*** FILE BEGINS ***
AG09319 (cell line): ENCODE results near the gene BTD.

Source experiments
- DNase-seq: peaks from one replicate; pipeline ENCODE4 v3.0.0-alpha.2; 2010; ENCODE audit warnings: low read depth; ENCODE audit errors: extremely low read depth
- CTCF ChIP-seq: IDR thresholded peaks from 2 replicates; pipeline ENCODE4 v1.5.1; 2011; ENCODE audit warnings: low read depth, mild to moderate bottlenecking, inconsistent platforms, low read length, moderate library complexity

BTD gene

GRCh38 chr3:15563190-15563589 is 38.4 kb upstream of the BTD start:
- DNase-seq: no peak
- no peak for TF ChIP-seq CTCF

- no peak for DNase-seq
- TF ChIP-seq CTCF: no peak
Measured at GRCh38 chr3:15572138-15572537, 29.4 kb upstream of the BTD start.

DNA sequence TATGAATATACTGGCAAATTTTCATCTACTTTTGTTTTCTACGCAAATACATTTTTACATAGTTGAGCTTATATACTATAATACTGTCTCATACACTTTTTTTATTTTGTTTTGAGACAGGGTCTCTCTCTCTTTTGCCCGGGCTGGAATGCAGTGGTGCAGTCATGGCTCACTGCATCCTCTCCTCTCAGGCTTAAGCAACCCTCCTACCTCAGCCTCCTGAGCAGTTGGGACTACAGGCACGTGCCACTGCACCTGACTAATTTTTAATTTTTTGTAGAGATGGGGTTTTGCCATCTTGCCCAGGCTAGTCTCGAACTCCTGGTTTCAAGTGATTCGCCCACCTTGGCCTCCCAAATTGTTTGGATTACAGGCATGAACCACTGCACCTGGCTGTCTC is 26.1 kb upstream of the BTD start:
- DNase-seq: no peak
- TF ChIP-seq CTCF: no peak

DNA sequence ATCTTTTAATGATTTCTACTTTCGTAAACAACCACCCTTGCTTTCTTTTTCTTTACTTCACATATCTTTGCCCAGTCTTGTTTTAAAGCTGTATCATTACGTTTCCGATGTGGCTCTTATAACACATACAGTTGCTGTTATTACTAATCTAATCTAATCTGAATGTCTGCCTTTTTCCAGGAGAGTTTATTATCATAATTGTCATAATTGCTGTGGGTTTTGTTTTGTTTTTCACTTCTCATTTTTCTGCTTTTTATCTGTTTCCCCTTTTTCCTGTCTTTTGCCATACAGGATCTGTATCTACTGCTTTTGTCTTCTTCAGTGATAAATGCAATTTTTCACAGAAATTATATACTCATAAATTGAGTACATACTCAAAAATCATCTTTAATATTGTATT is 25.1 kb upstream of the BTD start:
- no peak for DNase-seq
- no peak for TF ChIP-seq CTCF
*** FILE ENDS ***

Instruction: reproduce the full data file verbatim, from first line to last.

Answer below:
AG09319 (cell line): ENCODE results near the gene BTD.

Source experiments
- DNase-seq: peaks from one replicate; pipeline ENCODE4 v3.0.0-alpha.2; 2010; ENCODE audit warnings: low read depth; ENCODE audit errors: extremely low read depth
- CTCF ChIP-seq: IDR thresholded peaks from 2 replicates; pipeline ENCODE4 v1.5.1; 2011; ENCODE audit warnings: low read depth, mild to moderate bottlenecking, inconsistent platforms, low read length, moderate library complexity

BTD gene

GRCh38 chr3:15563190-15563589 is 38.4 kb upstream of the BTD start:
- DNase-seq: no peak
- no peak for TF ChIP-seq CTCF

- no peak for DNase-seq
- TF ChIP-seq CTCF: no peak
Measured at GRCh38 chr3:15572138-15572537, 29.4 kb upstream of the BTD start.

DNA sequence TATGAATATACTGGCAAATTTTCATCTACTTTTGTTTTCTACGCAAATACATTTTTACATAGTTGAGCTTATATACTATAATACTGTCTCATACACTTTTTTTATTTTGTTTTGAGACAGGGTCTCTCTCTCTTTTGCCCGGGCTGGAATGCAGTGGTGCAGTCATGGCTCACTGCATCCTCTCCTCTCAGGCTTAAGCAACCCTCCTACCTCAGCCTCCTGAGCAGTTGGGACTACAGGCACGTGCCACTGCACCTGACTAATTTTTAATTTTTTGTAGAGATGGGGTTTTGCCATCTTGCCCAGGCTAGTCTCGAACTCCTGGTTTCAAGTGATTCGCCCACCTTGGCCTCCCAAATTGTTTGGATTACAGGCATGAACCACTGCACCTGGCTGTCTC is 26.1 kb upstream of the BTD start:
- DNase-seq: no peak
- TF ChIP-seq CTCF: no peak

DNA sequence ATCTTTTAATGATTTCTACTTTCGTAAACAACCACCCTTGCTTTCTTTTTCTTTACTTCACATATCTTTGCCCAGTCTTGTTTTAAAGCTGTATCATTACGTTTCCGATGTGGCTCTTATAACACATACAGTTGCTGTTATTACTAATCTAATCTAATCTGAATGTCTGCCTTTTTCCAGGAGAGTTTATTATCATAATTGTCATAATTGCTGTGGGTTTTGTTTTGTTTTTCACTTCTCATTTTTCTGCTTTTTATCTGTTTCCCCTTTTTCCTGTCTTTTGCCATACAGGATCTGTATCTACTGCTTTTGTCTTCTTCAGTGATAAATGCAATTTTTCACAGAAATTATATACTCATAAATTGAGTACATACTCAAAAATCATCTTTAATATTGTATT is 25.1 kb upstream of the BTD start:
- no peak for DNase-seq
- no peak for TF ChIP-seq CTCF